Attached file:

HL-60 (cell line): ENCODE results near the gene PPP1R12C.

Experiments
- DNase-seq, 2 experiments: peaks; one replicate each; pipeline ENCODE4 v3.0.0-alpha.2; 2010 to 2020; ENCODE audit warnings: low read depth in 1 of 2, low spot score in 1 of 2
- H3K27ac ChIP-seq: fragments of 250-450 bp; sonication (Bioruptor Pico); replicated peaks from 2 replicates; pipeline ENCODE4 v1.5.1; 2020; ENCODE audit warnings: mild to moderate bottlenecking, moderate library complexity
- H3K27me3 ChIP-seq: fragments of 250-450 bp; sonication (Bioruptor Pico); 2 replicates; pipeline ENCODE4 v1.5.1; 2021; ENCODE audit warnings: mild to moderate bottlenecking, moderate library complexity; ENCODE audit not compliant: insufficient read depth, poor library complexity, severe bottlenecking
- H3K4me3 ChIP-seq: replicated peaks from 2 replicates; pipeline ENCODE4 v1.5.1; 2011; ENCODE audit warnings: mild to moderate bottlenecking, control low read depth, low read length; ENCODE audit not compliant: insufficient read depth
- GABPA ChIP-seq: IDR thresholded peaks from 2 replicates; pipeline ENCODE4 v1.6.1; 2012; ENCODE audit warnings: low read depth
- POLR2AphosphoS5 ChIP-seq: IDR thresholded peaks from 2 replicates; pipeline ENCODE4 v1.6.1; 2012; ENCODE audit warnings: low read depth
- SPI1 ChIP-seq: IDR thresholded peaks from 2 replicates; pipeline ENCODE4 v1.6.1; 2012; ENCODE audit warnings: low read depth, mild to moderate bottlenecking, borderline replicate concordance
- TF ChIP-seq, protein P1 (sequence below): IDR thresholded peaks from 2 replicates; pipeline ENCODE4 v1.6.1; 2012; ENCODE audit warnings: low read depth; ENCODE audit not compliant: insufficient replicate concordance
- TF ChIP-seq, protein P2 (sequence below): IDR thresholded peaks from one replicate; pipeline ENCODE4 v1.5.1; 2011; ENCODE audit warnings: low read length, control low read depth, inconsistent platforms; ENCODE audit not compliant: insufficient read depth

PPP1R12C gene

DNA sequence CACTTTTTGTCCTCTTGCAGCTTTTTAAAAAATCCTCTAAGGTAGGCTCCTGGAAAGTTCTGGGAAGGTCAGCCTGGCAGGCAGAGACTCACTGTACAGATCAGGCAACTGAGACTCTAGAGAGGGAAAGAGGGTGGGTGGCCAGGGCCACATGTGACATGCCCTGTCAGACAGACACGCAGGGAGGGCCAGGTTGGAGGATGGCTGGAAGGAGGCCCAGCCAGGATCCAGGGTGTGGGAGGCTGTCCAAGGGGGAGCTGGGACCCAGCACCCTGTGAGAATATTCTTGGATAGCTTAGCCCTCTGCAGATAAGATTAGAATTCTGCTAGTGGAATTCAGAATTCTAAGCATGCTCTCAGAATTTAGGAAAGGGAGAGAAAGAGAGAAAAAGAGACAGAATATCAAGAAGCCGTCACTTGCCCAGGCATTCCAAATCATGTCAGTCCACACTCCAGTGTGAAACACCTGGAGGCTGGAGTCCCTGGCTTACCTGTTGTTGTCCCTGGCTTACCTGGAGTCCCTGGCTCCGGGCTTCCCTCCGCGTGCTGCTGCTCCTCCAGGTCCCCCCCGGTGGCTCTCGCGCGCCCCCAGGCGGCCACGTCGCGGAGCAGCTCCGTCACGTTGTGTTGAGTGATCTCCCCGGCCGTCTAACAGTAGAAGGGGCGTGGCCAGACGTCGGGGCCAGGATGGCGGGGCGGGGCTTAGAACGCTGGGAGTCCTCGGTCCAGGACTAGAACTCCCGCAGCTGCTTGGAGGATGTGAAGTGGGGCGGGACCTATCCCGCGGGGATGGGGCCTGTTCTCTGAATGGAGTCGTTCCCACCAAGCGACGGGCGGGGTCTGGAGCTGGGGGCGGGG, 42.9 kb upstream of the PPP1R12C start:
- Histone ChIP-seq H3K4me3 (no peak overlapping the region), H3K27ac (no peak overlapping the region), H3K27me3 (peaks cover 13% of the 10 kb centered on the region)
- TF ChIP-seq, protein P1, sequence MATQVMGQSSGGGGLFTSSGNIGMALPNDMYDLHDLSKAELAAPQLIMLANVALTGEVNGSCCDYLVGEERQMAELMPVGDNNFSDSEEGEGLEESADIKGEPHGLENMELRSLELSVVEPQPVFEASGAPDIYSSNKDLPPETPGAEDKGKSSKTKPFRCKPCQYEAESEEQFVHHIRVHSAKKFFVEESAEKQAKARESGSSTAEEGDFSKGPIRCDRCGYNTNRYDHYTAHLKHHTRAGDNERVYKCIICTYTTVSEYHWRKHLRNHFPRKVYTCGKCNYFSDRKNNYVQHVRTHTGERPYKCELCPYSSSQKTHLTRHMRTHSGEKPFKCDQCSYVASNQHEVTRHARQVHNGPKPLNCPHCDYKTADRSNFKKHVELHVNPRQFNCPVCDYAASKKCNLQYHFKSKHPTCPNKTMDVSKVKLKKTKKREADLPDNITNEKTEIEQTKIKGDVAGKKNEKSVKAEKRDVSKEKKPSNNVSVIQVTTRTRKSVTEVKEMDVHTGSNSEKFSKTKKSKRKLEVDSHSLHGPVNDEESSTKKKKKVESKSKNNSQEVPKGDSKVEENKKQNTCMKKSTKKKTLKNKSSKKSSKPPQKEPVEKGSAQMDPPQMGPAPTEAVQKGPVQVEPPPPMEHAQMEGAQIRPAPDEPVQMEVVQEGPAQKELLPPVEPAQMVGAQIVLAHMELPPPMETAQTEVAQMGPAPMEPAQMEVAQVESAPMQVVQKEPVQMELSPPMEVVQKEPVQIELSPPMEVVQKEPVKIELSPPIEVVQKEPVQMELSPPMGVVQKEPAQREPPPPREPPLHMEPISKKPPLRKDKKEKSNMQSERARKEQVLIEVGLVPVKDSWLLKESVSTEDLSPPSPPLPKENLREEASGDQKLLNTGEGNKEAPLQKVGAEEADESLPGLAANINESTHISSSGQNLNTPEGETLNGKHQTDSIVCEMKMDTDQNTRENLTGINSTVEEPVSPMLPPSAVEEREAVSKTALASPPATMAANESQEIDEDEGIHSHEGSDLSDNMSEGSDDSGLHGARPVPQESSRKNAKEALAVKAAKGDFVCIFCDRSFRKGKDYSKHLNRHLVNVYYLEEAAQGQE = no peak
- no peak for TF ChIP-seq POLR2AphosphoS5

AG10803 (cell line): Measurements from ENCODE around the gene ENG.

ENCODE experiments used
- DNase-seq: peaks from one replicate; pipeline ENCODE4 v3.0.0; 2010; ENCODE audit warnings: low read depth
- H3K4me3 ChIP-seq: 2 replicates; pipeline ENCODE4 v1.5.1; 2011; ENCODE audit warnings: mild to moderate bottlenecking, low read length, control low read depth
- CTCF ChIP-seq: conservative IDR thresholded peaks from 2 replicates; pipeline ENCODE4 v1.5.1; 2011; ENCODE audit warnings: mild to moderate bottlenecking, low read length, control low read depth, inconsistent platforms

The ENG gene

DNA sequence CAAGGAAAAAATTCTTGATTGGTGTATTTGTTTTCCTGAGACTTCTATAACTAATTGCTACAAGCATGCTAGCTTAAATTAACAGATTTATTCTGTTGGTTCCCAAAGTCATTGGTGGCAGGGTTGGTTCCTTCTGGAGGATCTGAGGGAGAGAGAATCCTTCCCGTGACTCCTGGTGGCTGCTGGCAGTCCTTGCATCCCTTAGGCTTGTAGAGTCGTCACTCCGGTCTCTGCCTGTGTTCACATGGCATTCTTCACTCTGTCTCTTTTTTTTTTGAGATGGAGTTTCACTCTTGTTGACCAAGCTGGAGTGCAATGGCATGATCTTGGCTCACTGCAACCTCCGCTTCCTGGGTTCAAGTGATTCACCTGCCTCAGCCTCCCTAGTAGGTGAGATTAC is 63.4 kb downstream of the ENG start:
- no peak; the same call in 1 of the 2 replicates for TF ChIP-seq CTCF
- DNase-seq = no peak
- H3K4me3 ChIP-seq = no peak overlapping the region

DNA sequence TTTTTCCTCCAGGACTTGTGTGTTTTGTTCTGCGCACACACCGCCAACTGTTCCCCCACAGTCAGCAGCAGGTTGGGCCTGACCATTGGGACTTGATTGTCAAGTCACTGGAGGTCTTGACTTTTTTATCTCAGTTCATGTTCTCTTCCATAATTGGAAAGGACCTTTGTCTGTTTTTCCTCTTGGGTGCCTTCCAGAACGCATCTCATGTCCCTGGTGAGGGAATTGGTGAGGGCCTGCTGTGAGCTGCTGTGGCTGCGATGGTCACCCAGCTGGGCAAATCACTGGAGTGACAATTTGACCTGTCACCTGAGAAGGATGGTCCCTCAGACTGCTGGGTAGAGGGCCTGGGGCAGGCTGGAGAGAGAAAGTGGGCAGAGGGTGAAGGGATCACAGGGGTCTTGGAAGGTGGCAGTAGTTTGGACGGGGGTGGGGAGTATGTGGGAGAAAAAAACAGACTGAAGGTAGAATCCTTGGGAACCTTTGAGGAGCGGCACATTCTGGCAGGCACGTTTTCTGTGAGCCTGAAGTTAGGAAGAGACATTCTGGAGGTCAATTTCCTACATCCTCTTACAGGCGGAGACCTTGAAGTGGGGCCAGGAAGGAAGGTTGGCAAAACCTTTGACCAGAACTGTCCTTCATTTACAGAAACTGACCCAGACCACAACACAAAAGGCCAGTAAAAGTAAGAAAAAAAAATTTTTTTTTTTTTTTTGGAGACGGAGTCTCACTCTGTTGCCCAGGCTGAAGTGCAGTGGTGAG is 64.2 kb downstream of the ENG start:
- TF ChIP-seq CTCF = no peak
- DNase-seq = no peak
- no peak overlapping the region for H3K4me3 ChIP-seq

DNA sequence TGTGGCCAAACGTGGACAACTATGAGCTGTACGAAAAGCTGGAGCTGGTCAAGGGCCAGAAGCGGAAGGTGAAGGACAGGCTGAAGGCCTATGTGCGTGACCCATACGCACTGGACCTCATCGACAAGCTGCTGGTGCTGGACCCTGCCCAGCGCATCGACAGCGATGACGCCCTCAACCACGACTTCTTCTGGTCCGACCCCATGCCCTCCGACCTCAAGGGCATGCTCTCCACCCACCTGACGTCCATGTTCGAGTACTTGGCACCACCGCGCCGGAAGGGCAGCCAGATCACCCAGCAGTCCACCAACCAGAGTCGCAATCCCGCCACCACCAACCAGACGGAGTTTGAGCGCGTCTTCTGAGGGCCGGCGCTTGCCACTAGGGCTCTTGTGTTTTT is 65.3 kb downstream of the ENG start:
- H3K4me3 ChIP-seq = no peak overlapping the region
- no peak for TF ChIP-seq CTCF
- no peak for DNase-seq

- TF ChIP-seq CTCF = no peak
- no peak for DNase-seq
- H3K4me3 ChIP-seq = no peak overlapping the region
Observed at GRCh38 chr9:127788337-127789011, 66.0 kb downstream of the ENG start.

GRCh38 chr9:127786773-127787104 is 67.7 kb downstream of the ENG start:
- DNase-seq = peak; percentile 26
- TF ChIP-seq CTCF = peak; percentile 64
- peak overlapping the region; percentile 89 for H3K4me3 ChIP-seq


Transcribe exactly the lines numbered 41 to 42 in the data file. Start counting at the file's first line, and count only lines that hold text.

- TF ChIP-seq CTCF = peak; percentile 64
- peak overlapping the region; percentile 89 for H3K4me3 ChIP-seq